Trained in Toronto, Canada and South Africa she travels extensively - albeit virtually in the current COVID-19 scenario - to keep updated on the current research, practices and innovation in the field of human and cognitive development. Her interest in human behaviour provides insight into performance within social, corporate and educational institutions.

Words: Melissa Mungroo

Photograph: Supplied


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UKZN Alumnus Served on African Union COVID-19 Youth Advocacy Group

UKZN Alumnus Served on African Union COVID-19 Youth Advocacy Group
UKZN’s Dr Kapil Narain.Click here for isiZulu version

Dr Kapil Narain, who graduated with a medical degree from UKZN in 2020, served on the African Youth Front on Coronavirus (AYFC) - an initiative of the African Union’s (AU) Office of the Youth Envoy and Africa Centers for Disease Control and Prevention (Africa CDC).

AYFC is a multi-stakeholder advocacy group of youth and intergenerational networks who support the implementation of the African Continental Strategic Plan for the COVID-19 pandemic. The group was launched to provide African youth with the opportunity to contribute to youth-led solutions and co-lead Africa’s response to the pandemic.

Involving youth leaders across the continent, Narain was invited by virtue of his experience and passion for global health, leadership and activism. Furthermore, he served as a representative of the Federation of African Medical Students Associations (FAMSA) - a youth network affiliated with the African Union (AU) and the World Health Organization (WHO) - where he was the Chairperson of their COVID-19 Technical working group.

Narain was involved in the development of four policy briefs which were submitted to Africa CDC, these are:

1. Partnership to Accelerate COVID-19 Tests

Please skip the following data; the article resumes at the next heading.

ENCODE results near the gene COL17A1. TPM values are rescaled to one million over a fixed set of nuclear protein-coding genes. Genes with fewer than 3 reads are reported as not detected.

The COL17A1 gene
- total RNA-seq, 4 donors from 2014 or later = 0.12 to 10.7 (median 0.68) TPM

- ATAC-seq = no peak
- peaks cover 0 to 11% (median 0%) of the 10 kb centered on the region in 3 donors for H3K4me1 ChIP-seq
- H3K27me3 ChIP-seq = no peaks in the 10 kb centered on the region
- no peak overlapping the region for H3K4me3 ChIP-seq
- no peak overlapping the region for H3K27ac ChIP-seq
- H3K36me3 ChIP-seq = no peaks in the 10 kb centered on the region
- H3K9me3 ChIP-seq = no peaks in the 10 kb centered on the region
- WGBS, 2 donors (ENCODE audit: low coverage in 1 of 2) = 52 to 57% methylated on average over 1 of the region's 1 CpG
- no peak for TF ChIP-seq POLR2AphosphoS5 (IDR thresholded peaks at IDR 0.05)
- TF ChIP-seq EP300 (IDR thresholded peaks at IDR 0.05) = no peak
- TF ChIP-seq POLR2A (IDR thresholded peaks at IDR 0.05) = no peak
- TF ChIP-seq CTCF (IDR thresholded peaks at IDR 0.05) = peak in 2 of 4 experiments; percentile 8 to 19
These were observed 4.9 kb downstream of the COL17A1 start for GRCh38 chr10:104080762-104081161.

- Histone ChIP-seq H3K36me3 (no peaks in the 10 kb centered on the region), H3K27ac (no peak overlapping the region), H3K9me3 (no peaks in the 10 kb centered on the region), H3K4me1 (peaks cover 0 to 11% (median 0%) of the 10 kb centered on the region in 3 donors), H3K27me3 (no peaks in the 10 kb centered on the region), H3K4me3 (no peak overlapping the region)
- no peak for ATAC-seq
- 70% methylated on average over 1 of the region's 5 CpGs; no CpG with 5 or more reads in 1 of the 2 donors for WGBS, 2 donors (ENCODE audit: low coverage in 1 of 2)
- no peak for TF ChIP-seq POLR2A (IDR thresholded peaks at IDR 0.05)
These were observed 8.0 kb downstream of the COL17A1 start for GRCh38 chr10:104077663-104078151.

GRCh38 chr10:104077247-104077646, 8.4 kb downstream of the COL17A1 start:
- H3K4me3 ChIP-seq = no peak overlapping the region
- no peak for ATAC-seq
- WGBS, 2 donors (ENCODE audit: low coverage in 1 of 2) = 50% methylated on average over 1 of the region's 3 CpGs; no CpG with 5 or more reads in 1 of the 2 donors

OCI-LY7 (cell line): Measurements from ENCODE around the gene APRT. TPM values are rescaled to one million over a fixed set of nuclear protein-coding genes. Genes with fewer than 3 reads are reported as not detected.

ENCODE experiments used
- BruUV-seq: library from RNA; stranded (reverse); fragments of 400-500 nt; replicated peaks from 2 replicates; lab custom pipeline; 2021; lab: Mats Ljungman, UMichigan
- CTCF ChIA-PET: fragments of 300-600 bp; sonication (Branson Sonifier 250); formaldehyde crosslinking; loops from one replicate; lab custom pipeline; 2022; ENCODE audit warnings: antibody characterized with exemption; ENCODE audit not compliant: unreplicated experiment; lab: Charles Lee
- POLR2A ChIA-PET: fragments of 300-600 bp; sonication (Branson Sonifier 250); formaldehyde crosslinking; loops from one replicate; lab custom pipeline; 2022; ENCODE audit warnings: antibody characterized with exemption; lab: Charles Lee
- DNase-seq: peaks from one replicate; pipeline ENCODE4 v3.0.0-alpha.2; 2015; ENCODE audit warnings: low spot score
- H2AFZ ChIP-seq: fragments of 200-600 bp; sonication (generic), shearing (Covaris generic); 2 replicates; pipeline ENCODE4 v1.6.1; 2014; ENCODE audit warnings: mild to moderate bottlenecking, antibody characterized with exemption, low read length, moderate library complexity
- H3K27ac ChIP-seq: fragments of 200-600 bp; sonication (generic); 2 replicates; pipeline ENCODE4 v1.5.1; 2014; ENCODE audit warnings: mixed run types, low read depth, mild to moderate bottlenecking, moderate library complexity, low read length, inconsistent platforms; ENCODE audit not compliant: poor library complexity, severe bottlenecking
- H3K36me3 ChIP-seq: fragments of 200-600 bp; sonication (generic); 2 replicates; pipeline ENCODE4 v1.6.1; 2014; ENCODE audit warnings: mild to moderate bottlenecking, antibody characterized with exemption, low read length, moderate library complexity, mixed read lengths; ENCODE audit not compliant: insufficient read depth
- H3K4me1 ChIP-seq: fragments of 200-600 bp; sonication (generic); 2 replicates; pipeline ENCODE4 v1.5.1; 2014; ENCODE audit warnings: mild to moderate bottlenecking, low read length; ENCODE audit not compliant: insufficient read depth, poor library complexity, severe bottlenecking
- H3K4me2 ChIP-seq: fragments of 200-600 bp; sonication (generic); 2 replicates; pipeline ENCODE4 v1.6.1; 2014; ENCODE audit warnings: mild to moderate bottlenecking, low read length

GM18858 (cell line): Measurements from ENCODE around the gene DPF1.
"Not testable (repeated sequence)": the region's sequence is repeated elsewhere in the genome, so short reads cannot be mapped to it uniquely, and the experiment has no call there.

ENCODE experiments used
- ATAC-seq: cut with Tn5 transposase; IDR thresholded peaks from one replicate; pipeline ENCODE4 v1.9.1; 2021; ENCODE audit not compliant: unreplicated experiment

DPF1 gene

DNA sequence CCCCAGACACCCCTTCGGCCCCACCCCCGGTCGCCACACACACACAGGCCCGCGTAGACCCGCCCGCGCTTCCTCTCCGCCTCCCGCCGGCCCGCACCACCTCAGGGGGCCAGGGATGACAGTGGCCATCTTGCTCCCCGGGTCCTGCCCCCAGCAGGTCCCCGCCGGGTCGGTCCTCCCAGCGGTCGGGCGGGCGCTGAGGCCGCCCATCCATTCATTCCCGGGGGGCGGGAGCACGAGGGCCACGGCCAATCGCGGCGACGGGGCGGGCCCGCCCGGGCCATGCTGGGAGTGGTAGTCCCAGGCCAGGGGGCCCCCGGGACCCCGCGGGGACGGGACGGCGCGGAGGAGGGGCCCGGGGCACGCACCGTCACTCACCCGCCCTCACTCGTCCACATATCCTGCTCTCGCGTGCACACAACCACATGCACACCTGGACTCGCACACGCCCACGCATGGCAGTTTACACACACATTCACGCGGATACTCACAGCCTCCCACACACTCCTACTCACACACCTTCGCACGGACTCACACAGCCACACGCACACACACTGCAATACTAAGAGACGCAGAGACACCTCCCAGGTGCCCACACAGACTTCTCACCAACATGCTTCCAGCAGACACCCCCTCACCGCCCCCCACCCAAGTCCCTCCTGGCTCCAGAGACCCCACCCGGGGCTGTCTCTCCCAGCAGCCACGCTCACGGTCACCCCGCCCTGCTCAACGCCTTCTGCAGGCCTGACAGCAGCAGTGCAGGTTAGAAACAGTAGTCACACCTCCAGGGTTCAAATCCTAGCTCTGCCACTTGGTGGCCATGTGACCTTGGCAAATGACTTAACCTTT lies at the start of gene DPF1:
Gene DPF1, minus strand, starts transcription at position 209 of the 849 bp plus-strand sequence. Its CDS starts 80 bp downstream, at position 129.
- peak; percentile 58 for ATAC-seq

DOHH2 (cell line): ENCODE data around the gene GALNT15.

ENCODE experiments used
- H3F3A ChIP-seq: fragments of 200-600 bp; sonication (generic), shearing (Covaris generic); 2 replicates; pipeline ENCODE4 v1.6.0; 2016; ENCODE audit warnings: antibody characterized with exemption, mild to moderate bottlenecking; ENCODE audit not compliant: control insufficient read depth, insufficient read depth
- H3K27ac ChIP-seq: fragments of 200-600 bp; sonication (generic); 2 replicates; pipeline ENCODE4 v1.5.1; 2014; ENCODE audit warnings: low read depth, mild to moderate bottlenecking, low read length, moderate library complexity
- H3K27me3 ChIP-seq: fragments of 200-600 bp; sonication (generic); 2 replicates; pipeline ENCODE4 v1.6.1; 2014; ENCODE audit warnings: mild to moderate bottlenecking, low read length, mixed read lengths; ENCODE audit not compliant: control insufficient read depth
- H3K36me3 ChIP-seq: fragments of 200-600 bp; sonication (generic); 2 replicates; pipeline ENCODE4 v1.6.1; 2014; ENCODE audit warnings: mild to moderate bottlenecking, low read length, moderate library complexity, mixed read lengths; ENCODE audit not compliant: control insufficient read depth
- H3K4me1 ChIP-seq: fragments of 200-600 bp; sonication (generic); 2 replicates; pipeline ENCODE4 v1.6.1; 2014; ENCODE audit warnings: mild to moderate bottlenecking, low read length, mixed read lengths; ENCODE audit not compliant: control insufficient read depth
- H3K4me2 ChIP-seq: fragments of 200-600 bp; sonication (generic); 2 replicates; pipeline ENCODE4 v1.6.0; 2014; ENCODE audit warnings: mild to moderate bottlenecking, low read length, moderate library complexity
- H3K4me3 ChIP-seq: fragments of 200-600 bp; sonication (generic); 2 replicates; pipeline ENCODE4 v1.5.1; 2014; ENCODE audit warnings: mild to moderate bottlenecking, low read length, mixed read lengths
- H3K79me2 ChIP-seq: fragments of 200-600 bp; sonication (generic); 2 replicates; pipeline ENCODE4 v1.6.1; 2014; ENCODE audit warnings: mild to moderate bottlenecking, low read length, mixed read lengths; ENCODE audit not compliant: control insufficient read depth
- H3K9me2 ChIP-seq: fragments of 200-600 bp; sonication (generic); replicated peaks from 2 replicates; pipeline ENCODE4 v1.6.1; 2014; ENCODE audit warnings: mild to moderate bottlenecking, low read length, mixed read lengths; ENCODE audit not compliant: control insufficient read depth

2. Risk Communication and Social Engagement

3. Impact of COVID-19 on Vulnerable Youth

4. Mask Wearing and COVID-19 Preventive Practices

Narain also contributed to a report on How African Youth Access COVID-19 Information which was based on a survey conducted in 50 countries. Consequently, as part of AYFC, he also contributed to publishing the policy paper, Facts and Figures of Africa Youth Agency, Challenges and Recovery Roadmap on COVID-19 - a culmination of various consultations containing recommendations on stimulus packages, ehealth and digital innovation, food security, free trade, universal health coverage, and gender equality.

‘Despite the intense clinical environment and challenges of a global pandemic, it was an honour to serve on the AYFC,’ said Narain. ‘Through our efforts we were able to garner real challenges and experiences of young people and communities. Consequently, this was developed into policy documents and reports and permeated through member states,’ commented Narain.

‘The African Union is the first intergovernmental organisation to create a high level policy and advocacy framework for young people to co-lead Africa’s response to the pandemic of COVID-19,’ remarked AU Special Envoy on Youth, Ms Aya Chebbi.

‘It’s also very important that the African Union Member States engage youth in the fight against COVID-19,’ said AU Commissioner, Professor Sarah Anyang. ‘When those policies are being made please bring youth, and when the health sector meets please bring young proficiencies into the conversation so that together we will beat COVID-19 hands down.’